Peer education and support help people engage with, and even accept, interventions. Successful programs regularly involve families and friends

Interventions are often most effective when addressing social networks rather than individuals alone. Friends and family will likely have a far more personal interest in an individual’s health than a healthcare provider will. Dr. Steven Edelman, Professor of Medicine at the University of California, San Diego, and founder of Take Control of Your Diabetes, said that the best awareness campaigns often involve first-degree relatives: “Have you told your brother that he’s at risk? Your son, your daughter?” Friends and family can also be powerful sources of motivation, of shared goal-setting, and of maintenance through periods of stress. Said Varun Iyengar, a medical student at Brown University, “I can have the resources to go to the gym, and the time to go to the gym, but if I have a friend who’s motivating me to go there, then I’m much more likely to end up going.” Dr. Polonsky said that many of the most powerful social influences aren’t even active or deliberate. Even just spending time with people who are active makes you more likely to be active, simply because of the nature of social pressure.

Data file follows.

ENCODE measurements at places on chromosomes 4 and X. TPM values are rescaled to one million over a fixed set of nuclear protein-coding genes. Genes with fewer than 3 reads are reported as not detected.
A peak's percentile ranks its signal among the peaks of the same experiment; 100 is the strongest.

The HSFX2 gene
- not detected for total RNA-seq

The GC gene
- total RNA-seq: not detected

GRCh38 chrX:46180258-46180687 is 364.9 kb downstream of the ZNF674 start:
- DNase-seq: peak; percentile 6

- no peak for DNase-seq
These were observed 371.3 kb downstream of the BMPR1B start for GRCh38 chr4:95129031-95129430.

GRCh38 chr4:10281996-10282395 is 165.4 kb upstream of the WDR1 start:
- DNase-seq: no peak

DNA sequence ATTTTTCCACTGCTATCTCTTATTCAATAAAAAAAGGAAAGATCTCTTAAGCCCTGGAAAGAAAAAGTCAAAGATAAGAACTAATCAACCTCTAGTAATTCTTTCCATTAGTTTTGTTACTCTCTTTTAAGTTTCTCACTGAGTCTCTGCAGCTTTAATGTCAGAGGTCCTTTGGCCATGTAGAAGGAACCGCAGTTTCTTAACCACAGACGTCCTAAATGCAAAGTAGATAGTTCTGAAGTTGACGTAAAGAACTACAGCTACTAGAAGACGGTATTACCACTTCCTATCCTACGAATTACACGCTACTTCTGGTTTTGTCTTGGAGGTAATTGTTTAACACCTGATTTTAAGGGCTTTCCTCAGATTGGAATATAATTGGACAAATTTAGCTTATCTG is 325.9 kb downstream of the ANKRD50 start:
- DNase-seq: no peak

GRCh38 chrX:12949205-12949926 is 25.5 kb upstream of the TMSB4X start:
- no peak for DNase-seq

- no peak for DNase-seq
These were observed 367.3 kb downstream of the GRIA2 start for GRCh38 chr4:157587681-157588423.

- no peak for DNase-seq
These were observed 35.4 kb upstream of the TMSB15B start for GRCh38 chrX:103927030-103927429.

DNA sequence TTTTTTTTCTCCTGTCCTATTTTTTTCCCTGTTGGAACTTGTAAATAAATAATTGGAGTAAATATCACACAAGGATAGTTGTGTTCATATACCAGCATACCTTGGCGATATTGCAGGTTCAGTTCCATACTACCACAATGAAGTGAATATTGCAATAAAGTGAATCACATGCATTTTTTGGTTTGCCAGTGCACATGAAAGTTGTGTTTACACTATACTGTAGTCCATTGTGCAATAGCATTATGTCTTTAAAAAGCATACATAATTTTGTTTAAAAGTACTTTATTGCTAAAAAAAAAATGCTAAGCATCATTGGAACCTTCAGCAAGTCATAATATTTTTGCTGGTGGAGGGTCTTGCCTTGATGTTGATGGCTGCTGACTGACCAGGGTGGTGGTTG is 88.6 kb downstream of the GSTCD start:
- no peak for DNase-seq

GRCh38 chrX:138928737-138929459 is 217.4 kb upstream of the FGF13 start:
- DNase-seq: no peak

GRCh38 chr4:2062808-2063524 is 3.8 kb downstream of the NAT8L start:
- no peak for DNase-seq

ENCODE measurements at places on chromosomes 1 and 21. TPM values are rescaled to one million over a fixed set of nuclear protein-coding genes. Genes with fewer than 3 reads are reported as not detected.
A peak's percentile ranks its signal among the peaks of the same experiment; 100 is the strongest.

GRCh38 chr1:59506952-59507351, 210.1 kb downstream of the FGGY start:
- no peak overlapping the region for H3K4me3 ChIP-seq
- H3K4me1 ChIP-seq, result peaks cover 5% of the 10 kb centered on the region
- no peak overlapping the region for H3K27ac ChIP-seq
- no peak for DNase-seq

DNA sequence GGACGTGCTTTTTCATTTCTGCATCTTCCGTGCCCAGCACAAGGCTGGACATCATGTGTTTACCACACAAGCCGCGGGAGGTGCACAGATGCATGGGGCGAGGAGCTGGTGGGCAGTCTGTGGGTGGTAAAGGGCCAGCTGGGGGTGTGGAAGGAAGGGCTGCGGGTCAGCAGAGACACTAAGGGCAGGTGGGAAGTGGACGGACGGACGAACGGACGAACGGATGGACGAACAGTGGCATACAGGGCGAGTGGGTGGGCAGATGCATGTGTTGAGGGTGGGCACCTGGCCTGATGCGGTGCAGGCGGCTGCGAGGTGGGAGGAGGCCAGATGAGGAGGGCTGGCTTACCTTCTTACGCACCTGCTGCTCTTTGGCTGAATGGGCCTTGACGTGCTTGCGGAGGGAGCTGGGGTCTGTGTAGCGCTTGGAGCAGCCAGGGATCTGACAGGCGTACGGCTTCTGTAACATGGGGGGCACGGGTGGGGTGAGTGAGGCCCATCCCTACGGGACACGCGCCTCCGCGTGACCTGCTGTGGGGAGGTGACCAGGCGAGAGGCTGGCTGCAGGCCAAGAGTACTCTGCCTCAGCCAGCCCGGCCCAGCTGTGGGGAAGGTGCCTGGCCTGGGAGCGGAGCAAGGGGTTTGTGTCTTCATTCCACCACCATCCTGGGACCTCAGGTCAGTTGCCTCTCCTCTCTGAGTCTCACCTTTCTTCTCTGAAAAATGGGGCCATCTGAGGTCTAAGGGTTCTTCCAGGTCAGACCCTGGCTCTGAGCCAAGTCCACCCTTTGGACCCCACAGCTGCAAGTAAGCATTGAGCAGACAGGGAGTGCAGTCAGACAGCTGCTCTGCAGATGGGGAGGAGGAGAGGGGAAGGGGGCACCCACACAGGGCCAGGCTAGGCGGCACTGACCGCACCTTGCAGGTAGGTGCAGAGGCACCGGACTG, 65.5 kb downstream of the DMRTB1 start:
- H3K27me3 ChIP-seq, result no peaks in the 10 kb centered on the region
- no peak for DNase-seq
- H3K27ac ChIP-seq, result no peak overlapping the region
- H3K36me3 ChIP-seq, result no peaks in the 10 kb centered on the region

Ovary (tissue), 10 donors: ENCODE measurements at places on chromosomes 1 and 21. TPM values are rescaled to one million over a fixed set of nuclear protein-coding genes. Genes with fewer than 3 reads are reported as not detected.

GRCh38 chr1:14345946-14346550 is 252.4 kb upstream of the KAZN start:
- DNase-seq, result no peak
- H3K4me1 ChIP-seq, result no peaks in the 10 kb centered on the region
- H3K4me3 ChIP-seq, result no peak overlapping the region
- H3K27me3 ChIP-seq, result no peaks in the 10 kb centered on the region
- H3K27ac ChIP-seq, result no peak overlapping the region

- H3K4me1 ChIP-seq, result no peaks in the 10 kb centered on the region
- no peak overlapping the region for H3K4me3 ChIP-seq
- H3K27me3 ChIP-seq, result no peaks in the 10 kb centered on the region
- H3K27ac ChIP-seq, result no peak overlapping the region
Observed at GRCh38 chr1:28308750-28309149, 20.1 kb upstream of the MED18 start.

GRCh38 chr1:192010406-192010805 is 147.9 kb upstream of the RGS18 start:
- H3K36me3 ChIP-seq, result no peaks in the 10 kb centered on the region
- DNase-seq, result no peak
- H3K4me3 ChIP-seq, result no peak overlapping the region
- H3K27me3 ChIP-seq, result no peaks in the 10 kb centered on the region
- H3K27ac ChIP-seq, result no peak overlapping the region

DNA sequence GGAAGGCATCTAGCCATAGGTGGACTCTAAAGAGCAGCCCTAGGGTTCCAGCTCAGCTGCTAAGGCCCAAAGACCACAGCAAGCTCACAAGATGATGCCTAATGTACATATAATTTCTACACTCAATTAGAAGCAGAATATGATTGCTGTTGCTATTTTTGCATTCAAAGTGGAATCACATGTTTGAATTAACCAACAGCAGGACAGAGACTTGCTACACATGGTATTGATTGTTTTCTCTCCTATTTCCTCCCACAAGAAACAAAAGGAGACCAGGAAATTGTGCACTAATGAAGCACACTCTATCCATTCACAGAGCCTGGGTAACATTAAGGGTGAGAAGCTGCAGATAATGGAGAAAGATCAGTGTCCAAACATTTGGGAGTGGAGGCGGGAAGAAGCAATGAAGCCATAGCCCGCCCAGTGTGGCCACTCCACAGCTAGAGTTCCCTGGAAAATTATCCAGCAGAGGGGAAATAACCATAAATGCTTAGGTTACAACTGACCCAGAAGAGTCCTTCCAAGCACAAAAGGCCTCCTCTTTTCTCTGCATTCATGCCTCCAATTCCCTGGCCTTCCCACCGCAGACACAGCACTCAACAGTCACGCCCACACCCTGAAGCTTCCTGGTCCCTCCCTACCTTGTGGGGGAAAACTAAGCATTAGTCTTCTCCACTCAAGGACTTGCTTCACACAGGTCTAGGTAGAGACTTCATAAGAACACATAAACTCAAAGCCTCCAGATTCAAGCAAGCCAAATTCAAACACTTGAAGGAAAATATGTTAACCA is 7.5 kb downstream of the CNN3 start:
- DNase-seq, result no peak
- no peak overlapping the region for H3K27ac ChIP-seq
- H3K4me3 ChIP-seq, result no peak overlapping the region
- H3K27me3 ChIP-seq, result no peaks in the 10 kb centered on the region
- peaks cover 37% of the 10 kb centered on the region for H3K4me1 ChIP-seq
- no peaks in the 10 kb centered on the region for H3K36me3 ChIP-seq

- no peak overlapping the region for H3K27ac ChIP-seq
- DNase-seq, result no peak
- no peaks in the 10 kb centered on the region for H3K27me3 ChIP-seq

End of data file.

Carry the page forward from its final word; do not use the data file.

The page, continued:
Peer educators also represent a powerful way to increase the reach of prevention efforts. Well-informed educators can promote lifestyle change even outside of formal settings, such as by encouraging and teaching friends or colleagues. Peer education’s greatest power, however, may be in reaching typically disadvantaged communities, across barriers of race, language, religion, socioeconomic status, etc. People are often more eager to engage with educators who understand and share their background or current circumstances. Peer educators need to be put into action, though; training alone is not enough. Said Ms. Nelson of 18 Reasons, “A lot of time non-profits train peer educators, but then they don’t have anything for them to do.”